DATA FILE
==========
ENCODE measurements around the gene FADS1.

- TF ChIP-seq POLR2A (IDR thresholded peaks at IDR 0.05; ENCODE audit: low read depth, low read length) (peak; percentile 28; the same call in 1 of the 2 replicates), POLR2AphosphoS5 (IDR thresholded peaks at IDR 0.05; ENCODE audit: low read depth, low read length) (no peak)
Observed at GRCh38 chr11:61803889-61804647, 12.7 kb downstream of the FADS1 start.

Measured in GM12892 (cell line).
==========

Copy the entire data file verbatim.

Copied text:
ENCODE measurements around the gene FADS1.

- TF ChIP-seq POLR2A (IDR thresholded peaks at IDR 0.05; ENCODE audit: low read depth, low read length) (peak; percentile 28; the same call in 1 of the 2 replicates), POLR2AphosphoS5 (IDR thresholded peaks at IDR 0.05; ENCODE audit: low read depth, low read length) (no peak)
Observed at GRCh38 chr11:61803889-61804647, 12.7 kb downstream of the FADS1 start.

Measured in GM12892 (cell line).